For those reading this blog, I trust you’ve benefited from the variety of posts that deal with issues related to the origins of the NT canon. I have written those posts with a wide audience in mind, hoping they are helpful for just about anybody who wants to learn more.
At the same time, I know some of you may be interested to know of some more academic articles I have written over the last few years that deal with the NT canon, or NT manuscripts, on a more technical level. Those kinds of articles, because they are not “blog” articles, tend to get lost in the shuffle. And even if a person knows about them, sometimes they are very hard to find!
But, here are a few examples over the last five years (starting with most recent) along with a few comments from me about what the article is about:
“Miniature Codices in Early Christianity,” in Paratextual Features in Early New Testament Papyri and Manuscripts, eds. Stanley Porter, Chris Stevens, David Yoon (TENT; Leiden, E.J. Brill, forthcoming). Here I explore the characteristics of miniature codices, a few examples that are contested, and probe into their function within early Christianity.
“First Timothy 5:18 and Early Canon Consciousness: Reconsidering a Problematic Text,” in The Language and Literature of the New Testament: Essays in Honor of Stanley E. Porter’s 60th Birthday, eds. Lois K. Fuller Dow, Craig Evans, and Andrew W. Pitts (Leiden: E.J. Brill, 2016), 680-700. For years, I have found this passage to be both perplexing and promising in terms of its relevance for the origins of the NT canon. Is Paul quoting Jesus tradition? The Gospel of Luke? Whatever the answer, there are significant implications for canon.
“The Reception of the Book of Revelation in the Early Church,” in Book of Seven Seals: The Peculiarity of Revelation, Its Manuscripts, Attestation and Transmission, ed. Thomas Kraus and Michael Sommer (Tübingen: Mohr Siebeck, 2016), p. 159-174. The book of Revelation has long been known as a book that struggled to make into the canon. That is partially true. What is often overlooked, however, is that it started out with a bang–it had an early, strong, and widespread reception in the first few centuries.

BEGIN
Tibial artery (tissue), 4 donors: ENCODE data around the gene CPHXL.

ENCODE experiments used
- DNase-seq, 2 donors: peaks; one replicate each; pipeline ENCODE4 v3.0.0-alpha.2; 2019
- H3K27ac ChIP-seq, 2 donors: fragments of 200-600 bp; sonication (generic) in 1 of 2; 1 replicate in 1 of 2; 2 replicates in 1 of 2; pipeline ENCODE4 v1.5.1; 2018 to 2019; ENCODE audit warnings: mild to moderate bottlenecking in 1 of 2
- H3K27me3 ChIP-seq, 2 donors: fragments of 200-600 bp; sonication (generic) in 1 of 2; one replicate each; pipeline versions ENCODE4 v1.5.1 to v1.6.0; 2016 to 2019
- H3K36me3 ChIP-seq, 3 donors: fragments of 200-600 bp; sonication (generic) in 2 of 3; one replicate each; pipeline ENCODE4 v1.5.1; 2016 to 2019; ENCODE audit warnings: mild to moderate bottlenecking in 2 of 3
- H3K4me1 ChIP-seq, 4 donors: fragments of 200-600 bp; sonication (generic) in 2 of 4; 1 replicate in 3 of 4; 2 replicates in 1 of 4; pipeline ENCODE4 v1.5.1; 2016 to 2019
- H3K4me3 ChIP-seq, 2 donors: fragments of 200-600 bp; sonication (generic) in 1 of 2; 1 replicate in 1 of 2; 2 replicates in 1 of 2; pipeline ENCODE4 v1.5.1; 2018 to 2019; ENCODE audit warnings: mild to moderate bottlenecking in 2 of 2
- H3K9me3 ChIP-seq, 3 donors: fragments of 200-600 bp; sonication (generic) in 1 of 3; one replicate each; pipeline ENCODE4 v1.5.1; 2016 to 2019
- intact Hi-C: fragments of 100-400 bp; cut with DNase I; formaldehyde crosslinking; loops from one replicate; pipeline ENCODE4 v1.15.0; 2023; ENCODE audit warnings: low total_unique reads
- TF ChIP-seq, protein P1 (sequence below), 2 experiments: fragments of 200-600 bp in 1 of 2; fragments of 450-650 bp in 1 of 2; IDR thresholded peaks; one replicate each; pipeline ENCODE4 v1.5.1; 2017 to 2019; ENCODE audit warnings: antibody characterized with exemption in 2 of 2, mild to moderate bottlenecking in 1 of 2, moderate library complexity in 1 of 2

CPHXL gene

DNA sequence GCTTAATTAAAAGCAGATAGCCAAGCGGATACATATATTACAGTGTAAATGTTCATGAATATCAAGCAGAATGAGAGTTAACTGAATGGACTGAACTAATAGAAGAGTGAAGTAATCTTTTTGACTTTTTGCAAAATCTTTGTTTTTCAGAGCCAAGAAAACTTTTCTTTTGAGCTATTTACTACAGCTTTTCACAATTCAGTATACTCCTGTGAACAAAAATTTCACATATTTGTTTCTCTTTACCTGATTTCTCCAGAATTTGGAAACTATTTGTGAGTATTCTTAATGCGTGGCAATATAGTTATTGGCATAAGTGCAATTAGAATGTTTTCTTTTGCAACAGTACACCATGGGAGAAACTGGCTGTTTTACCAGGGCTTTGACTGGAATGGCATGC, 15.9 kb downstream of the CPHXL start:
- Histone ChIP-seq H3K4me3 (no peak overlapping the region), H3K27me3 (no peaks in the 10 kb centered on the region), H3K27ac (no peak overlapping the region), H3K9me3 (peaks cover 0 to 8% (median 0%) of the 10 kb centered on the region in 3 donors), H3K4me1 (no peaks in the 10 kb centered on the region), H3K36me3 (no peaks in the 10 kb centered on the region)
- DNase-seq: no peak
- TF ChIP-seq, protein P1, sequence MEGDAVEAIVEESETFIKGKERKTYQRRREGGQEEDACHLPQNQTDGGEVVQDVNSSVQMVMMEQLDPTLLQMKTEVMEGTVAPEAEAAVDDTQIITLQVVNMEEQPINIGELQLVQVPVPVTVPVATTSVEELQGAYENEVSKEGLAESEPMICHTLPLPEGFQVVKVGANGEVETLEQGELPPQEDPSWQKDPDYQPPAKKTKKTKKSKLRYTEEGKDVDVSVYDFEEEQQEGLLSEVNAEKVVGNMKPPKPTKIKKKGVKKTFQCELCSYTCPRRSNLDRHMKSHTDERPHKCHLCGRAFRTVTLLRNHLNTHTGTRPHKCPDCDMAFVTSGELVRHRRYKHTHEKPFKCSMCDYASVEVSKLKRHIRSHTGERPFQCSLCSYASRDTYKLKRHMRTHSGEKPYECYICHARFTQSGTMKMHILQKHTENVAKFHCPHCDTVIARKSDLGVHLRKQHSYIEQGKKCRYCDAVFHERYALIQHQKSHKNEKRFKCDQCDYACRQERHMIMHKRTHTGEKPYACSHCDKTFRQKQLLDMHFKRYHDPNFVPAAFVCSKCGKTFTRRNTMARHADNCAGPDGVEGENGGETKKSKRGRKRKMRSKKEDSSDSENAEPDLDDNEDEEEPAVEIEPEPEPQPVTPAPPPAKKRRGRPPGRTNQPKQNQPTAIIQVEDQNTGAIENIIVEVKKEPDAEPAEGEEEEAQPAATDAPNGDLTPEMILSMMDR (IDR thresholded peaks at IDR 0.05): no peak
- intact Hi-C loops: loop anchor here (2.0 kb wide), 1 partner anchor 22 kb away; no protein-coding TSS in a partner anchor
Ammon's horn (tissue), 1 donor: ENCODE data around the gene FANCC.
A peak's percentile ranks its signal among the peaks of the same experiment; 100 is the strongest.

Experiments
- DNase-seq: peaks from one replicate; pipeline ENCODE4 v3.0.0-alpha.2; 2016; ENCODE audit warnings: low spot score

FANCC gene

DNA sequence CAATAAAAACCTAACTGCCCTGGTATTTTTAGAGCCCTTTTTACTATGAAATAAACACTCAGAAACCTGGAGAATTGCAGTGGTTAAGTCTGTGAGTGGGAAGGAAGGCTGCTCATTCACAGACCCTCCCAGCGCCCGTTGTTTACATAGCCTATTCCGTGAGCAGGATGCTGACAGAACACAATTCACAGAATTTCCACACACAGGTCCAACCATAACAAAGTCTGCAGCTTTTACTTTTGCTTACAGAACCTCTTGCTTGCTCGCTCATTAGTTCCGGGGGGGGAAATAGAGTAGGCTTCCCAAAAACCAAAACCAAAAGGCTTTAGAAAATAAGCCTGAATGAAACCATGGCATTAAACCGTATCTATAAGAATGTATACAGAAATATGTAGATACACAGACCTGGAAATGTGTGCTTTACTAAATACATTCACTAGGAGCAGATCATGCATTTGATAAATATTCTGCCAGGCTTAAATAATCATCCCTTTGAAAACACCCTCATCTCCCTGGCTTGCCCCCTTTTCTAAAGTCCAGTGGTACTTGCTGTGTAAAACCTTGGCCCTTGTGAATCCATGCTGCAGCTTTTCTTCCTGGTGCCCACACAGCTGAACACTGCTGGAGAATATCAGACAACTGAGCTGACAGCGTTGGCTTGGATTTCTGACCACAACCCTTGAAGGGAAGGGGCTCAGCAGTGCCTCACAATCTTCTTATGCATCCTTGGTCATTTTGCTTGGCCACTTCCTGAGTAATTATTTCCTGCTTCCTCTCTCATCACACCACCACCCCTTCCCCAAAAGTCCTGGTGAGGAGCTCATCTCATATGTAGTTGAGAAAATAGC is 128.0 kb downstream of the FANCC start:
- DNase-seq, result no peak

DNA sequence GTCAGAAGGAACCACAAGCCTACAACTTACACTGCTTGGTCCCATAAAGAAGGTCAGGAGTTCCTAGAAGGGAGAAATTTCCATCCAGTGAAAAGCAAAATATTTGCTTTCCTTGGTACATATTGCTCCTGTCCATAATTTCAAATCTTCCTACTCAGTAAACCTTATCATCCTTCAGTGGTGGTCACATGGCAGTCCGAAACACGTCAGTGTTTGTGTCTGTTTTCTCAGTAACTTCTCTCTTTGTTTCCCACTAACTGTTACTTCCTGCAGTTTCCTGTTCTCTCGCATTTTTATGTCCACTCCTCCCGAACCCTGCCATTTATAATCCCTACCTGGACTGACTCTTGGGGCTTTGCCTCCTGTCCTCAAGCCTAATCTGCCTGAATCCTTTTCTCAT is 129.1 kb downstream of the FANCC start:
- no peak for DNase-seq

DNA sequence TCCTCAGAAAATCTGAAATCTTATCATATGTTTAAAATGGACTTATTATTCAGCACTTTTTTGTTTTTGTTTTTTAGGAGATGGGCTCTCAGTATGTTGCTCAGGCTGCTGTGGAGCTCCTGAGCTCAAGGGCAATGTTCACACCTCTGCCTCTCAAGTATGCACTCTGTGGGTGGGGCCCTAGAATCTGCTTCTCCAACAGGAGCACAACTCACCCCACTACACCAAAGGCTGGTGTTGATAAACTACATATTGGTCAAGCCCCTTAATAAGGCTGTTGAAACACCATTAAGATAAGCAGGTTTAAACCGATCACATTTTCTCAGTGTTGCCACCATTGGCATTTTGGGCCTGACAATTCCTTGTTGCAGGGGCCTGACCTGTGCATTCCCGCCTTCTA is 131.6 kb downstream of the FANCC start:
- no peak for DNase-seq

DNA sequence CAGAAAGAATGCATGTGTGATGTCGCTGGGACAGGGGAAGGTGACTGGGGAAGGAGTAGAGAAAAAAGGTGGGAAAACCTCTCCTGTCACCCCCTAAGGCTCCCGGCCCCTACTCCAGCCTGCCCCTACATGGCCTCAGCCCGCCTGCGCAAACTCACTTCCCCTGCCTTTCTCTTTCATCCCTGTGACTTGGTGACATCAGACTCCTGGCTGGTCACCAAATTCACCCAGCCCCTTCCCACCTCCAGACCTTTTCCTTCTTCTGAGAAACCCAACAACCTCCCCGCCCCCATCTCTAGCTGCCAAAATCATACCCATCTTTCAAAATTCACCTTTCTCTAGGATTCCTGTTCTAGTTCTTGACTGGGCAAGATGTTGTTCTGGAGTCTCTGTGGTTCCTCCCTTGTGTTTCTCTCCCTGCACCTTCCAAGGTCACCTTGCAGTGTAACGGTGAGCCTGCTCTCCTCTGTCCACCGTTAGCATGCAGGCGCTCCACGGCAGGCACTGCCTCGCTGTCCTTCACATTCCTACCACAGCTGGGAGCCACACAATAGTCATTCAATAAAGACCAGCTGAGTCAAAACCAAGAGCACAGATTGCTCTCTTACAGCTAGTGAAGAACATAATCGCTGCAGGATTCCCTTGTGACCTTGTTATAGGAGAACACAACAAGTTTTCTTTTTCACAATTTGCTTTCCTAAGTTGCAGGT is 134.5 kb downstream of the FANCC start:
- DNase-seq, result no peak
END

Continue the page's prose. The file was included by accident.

“Heresy: New Testament” in The Encyclopedia of the Bible and Its Reception (Berlin: De Gruyter, 2015), vol. 11, 845-848. I have written elsewhere on the issue of heresy and orthodoxy in early Christianity (see The Heresy of Orthodoxy with my friend Andreas Köstenberger) and this brief article is designed to summarize the state of “heresy” in the time of the New Testament writings.
“Origen’s List of New Testament Books in Hom. Josh. 7.1: A Fresh Look,” in Chris Keith and Deiter T. Roth, eds., Mark, Manuscripts, and Monotheism: Essays in Honor of Larry W. Hurtado (T&T Clark, 2014), 99-117. It has often been stated that the earliest complete “list” of NT books is the one by Athanasius in c.367. However, I argue that there is a complete list nearly a century earlier in the writings of Origen that has too often been overlooked.
“The Definition of the Term ‘Canon’: Exclusive or Multi-Dimensional?,” Tyndale Bulletin 63 (2012): 1-20. There has been a lot of chatter over the years about the precision definition of the term “canon.” What counts as a “canon” and how do we know it when we see it in the historical record? I tackle this question and suggest that a multiplicity of angles on the definition is the most helpful way to proceed.
“Deconstructing Canon: Recent Challenges to the Origins and Authority of the New Testament Writings,” in Did God Really Say?, ed. David B. Garner (Phillipsburg, NJ: P&R, 2012), 49-70. For those wanting a basic overview of what is happening in the world of NT canon studies, particularly as it pertains to the authority and reliability of the New Testament, this article provides a general survey.
“The Date and Content of P. Antinoopolis 12 (0232),” New Testament Studies 58 (2012): 254-271. This little manuscript (P.Ant. 12) is a fascinating miniature codex of 2 John that has stumped scholars for years in terms of its original content. I argue for not only a new date, but make the case that its reconstructed content likely held the Catholic letters and the book of Hebrews.
Of course, I wish I could post all of these articles on my website for free, but the publishing world doesn’t work that way. But, if you are interested in digging them up at your local university library, I am sure you will be able to find them!
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